Controversial ‘Black-Ish’ Episode About Politics And Racism Is Finally Available To Watch
A controversial episode of black-ish that was banned from ABC over two years ago is available for the first time on Hulu. Titled "Please, Baby, Please," involved the show’s lead character Dre (Anthony Anderson) talking to his toddler son about political unrest and racism in the country in the form of a bedtime story. The episode was originally set to air on February 27, 2018, but was pulled by ABC at the last minute due to “creative differences.”
Show creator Kenya Barris broke the news of the episode’s release on social media, writing on Instagram, “In November 2017, we made an episode of black-ish entitled ‘Please, Baby, Please.’ We were one year post-election and coming to the end of a year that left us, like many Americans, grappling with the state of our country and anxious about its future. Those feelings poured onto the page, becoming 22 minutes of television that I was, and still am, incredibly proud of. ‘Please, Baby, Please’ didn’t make it to air that season and, while much has been speculated about its contents, the episode has never been seen publicly… until now.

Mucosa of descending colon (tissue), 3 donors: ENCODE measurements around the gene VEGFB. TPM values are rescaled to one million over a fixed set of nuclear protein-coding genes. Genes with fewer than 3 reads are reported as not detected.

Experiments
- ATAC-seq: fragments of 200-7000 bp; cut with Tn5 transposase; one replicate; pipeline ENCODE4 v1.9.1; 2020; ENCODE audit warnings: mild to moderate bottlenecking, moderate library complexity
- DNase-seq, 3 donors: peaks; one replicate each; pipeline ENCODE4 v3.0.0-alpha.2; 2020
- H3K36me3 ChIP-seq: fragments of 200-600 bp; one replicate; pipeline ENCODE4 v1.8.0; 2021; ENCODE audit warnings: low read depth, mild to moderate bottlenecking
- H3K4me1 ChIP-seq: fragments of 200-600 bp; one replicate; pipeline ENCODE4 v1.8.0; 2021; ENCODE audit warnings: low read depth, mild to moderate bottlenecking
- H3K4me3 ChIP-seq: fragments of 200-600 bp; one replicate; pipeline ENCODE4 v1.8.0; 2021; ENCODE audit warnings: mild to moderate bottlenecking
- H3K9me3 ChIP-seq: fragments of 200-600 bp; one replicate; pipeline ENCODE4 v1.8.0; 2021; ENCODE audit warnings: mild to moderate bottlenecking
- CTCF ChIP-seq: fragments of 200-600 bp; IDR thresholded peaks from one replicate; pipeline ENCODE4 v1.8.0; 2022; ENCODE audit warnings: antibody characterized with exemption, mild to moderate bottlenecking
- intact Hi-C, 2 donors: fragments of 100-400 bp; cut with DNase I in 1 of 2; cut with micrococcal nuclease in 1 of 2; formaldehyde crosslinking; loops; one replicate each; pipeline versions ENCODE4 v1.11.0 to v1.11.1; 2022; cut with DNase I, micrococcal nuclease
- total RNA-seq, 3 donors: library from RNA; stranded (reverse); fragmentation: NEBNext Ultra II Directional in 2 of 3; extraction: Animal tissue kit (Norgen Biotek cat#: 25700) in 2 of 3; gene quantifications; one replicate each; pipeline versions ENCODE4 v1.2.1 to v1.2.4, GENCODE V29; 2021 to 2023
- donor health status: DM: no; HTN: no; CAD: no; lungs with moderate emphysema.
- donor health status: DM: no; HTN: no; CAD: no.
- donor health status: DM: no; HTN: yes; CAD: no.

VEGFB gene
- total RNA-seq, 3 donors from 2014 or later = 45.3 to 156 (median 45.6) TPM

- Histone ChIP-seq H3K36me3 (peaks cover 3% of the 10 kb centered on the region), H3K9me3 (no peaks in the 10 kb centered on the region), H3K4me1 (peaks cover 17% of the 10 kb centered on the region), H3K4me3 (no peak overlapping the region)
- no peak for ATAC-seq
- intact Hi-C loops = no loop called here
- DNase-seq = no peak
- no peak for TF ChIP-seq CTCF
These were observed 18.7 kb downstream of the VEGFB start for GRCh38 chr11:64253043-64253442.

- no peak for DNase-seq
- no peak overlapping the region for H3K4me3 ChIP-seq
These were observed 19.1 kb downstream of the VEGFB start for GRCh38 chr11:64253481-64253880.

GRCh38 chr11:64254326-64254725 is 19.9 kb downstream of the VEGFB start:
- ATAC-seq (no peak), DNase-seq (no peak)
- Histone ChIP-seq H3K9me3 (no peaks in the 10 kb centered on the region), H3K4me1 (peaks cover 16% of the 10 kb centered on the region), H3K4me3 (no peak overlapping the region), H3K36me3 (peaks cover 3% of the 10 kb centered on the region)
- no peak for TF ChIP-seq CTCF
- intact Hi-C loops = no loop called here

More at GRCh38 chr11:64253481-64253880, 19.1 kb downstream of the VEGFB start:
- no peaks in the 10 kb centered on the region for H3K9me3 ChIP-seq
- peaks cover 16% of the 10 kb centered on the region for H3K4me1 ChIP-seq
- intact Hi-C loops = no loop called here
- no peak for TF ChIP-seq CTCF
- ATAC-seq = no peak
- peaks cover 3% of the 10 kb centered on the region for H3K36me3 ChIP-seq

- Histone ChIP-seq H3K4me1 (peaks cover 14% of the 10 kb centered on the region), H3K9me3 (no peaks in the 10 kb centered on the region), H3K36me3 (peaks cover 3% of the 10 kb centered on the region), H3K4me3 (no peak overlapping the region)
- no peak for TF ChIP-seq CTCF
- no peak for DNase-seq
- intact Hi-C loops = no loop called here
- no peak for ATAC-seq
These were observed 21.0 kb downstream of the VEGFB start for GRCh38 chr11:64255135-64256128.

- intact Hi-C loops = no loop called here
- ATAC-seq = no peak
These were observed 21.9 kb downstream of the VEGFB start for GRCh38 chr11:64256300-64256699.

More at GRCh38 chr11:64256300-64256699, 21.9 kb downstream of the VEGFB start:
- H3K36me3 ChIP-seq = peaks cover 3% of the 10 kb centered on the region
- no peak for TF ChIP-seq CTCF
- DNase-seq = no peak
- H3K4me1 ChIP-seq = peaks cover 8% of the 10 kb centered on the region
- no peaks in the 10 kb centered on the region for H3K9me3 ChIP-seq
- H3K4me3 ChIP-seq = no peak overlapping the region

He continued, “I’m excited to share that ‘Please, Baby, Please’ is now available on Hulu. Following the re-airing of ‘Juneteenth’ and ‘Hope,’ I asked Walt Disney Television to revisit making the episode available. Recognizing the importance of this moment, they listened and agreed.”
Barris also added, “I cannot wait for everyone to finally see the episode for themselves and, as was the case nearly three years ago, we hope it inspires some much-needed conversation -- not only about what we were grappling with then or how it led to where we are now, but conversations about where we want our country to go moving forward and, most importantly, how we get there together.”
He closed with, “Thank you to ABC Entertainment for allowing this moment to happen. And thank you to the entire black-ish family for never shying away from tough conversations, making telling stories like this possible.”
The episode was set to spark some much-needed social commentary. Coming in at a $3 million budget, it included animations, a voice over from Spike Lee, and news footage of Donald Trump, the Charlottesville attacks and the NFL kneeling protests.
According to Variety, the episode was eventually pulled the week before it was set to run and was, instead, replaced with a rerun. One of the reported discrepancies remained the discussion of the NFL's highly publicized #TakeTheKnee protests.